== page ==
News & Events

State’s Health Professionals Blast Governor’s Budget for Its Neglect of the State’s Most Vulnerable, Particularly Those with Acute Mental Illness

Survey of Staff at Taunton State Hospital, Along With Numerous Reports From Across the State, Reveal a Growing Trend of Dangerous Conditions and Poor Care Following Years of Funding Cuts

CANTON, MA—The Commonwealth’s system of care for the most vulnerable mentally ill patients is "nothing less than disgraceful, given years of cuts in services and funding that have led to a rapid deterioration in the quality and safety of care in our state’s hospitals for the mentally ill," according to Bill Fyfe, RN, President of the Massachusetts Nurses Association chapter comprising more than 1,800 state employed health care professionals, also known as Unit 7.

The Executive Board of the MNA Unit 7, voted yesterday to make public its concern for the care and safety of clients of the state system in the wake of the release of the Governor’s budget, which includes no increase in funding to improve the care to those requiring acute and long-term mental health care, following years of cuts in funding for the care of the mentally ill.

"We can no longer sit silent, while the Governor and policymakers work under the assumption that years of neglect of the mental health system in our state is not having a negative impact on the people they are supposed to be caring for," Fyfe added. "The people we serve are not people who have access to high-priced lobbyists, they are often the one’s in our society no one wants to talk about. As clinicians who have given our lives and our careers to the care of these patients, we feel obligated to speak out on their behalf as they deserve to be treated with dignity and compassion – something that is becoming nearly impossible in the current climate."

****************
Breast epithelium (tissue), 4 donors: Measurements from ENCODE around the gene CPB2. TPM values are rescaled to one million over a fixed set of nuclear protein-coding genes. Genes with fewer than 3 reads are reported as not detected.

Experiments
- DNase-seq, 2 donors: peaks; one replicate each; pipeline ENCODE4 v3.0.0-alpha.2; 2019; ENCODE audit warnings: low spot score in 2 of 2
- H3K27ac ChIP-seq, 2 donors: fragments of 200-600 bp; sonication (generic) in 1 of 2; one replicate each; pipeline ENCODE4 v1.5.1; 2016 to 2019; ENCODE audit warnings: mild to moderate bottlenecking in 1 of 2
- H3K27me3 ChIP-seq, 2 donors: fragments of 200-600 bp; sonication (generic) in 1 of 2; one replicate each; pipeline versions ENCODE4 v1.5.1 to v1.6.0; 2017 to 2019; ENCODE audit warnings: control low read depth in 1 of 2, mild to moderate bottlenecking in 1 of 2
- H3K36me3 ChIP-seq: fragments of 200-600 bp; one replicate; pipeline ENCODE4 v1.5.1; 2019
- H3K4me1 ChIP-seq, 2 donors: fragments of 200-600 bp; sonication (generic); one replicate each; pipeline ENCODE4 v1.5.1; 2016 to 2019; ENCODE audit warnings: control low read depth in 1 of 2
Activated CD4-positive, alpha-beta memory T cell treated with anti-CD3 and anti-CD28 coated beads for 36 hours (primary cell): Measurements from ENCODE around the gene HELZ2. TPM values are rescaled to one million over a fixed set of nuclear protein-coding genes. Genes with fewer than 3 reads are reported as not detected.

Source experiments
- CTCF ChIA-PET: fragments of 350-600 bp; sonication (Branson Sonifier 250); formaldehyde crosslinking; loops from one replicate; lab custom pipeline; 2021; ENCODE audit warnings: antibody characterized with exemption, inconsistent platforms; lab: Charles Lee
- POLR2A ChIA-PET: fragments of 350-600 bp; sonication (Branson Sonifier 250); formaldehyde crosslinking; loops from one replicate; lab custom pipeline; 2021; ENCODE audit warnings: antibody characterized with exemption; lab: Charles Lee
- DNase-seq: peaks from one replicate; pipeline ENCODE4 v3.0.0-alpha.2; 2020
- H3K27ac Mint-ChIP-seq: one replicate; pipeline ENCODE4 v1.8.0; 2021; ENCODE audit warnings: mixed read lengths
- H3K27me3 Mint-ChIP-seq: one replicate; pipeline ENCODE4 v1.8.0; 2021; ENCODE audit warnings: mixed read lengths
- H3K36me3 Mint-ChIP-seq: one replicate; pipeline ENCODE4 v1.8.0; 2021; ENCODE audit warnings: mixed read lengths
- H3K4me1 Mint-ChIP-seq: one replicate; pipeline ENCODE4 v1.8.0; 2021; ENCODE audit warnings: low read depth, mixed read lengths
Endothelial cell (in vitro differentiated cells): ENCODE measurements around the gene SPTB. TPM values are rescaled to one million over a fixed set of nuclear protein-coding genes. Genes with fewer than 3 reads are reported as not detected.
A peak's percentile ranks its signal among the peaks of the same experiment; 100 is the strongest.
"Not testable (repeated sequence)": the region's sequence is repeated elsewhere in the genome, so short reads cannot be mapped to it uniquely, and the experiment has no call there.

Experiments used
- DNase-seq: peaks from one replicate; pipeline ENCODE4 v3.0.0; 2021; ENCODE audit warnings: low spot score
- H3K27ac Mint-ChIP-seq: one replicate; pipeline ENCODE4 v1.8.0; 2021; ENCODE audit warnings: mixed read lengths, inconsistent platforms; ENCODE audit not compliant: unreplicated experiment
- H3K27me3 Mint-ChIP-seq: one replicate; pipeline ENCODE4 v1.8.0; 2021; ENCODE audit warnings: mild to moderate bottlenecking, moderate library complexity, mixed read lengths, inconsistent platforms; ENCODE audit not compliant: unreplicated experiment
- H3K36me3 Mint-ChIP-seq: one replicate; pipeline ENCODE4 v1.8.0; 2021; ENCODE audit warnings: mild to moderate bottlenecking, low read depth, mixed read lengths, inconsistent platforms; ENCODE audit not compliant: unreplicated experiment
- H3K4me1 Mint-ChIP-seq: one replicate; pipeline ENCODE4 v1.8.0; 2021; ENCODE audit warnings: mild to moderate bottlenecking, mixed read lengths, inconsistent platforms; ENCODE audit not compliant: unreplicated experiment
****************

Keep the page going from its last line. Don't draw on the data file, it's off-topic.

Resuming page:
The Executive Board was incensed by an email from Mental Health Commissioner Elizabeth Childs issued to DMH employees on Jan. 28th which praised the Governor’s "maintenance budget, which would allow the department to operate at current service levels," calling the budget "good news."

The MNA has made repeated requests to meet with Childs to discuss their serious concerns over the deplorable staffing conditions at the state’s DMH facilities, but she has consistently refused to meet with them.

"This may be good news for the Governor and the Commissioner, but it is horrible news for those suffering from serious mental illness. It is not good news to place patients and staff in a state of constant danger. It is not good news to have people languishing in our state’s hospitals because there is no viable community placement for them."

The MNA’s claims of poor care are supported by hundreds of official reports of unsafe staffing submitted by professionals at a number of the state’s facilities in recent years. This includes the results of a recent survey of staff in one of the state’s largest mental health facilities at Taunton State Hospital (TSH).

The survey found:

  • 97% of the professional staff at Taunton State Hospital reported that their units were dangerously understaffed some or most of the time.
  • 95% of the professional staff at Taunton reported staffing levels have been chronically inadequate for the past two years.